Renaissance Fortress garden on Tuscan island (part 1)
The ramparts of a Renaissance fortress in Tuscany are framed by a garden of drought-tolerant and wind-proof plants
The location is unbeatable: a Renaissance fortress perched on top of the cliffs on an island in the Tuscan archipelago. The brief has been to frame it with gardens which have to be drought-tolerant, deal with considerable wind and require low maintenance once established. The vision developed with the clients is for an informal garden, with naturalistic planting using mainly native Mediterranean species, with an emphasis on summer interest. The long garden which borders the fort on the South-East side is inspired by the local landscape of low macchia, as is suitable for an area which was never originally a garden. At the height of a torrid summer, the borders are bursting with scented helicrysrium, lavander and santolina of different varieties. As they spill onto the path through which plants are encouraged to grow, the garden already aquires a settled, ancient appearance
Low shrubs and perennials are contrasted with airy grasses to give movement and direction to the planting, and plants are arranged in large drifts for visual impact, forming an abstract picture when seen from overhead, from the fortress itself. From ground level this results in definite masses of colours and shapes, as happens in the local habitat. Climbers and taller shrubs have been planted along the street side, screening the parking lot and providing some privacy, but there has been no attempt to enclose the garden in actual walls of hedging, which would block the views from within the garden and block the racking light of sunset.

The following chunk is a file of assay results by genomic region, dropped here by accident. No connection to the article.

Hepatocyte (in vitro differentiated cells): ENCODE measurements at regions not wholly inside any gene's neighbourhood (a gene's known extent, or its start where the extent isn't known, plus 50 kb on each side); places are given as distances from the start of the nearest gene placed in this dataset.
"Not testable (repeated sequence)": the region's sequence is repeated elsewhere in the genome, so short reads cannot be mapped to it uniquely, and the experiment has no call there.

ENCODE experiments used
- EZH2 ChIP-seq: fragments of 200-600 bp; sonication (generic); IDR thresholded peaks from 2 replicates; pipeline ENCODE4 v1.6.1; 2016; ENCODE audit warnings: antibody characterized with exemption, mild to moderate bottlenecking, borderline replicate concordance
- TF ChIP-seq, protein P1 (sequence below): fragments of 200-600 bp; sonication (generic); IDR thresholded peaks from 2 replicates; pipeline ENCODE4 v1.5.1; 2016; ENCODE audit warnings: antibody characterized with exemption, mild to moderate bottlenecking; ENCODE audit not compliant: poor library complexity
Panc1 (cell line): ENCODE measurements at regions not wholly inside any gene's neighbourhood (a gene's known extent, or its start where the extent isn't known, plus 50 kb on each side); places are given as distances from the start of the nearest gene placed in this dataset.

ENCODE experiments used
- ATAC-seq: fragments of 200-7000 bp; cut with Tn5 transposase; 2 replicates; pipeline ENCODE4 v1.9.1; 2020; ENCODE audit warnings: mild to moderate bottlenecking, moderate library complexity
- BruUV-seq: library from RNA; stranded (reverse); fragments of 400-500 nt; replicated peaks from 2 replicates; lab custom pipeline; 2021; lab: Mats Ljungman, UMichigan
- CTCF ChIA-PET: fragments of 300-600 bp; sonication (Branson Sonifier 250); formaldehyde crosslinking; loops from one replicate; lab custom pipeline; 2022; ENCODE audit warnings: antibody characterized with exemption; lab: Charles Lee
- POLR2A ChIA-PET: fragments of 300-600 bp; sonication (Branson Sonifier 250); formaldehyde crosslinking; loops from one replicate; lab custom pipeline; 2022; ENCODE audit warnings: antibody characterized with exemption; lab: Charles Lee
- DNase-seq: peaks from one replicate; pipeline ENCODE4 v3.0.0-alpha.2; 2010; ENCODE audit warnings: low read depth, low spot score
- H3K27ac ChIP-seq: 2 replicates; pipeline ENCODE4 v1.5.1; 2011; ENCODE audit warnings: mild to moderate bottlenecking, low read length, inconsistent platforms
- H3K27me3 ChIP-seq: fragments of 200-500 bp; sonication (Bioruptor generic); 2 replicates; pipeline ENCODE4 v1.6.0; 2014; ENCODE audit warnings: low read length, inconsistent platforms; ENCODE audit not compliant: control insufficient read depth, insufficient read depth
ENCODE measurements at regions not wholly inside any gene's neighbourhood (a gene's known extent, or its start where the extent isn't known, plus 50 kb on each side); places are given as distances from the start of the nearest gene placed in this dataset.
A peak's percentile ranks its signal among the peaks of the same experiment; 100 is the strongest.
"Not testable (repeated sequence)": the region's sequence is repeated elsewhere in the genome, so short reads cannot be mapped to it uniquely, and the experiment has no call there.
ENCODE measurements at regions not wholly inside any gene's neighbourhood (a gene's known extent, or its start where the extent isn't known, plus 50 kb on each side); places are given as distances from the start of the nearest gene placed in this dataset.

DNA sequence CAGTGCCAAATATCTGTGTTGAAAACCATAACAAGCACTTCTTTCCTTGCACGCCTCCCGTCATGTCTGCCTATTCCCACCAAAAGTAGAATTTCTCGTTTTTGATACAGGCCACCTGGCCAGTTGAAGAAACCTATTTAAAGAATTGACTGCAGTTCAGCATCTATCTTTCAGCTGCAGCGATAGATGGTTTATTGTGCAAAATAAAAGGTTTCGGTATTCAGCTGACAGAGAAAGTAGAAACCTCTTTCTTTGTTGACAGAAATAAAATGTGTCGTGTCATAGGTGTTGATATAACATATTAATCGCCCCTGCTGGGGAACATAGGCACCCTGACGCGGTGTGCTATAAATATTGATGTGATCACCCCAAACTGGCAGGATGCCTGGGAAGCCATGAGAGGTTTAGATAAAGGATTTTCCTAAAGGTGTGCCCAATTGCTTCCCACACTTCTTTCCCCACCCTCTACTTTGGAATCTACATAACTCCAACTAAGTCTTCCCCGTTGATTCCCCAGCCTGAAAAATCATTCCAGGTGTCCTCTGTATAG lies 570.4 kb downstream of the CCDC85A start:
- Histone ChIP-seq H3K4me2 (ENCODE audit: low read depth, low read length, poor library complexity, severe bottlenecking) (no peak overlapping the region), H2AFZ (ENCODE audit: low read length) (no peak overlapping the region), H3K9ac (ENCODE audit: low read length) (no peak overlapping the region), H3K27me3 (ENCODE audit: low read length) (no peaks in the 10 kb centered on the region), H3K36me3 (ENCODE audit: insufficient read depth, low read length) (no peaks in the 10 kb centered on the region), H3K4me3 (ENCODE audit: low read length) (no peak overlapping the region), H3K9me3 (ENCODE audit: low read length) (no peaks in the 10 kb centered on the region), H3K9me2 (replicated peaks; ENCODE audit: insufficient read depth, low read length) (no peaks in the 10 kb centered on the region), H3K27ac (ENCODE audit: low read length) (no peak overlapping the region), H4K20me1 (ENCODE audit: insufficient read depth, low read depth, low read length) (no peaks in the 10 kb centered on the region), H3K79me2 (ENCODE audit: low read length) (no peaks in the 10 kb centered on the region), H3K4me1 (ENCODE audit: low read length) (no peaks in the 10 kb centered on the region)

Large lichen-covered rocks were brought in to provide sculptural relief, and establish a link to the wilder landscape outside the boundaries. Ground-hugging shrubs and flexible grasses which let the air through are at a low risk of being uprooted or defoliated by the ever-present winds.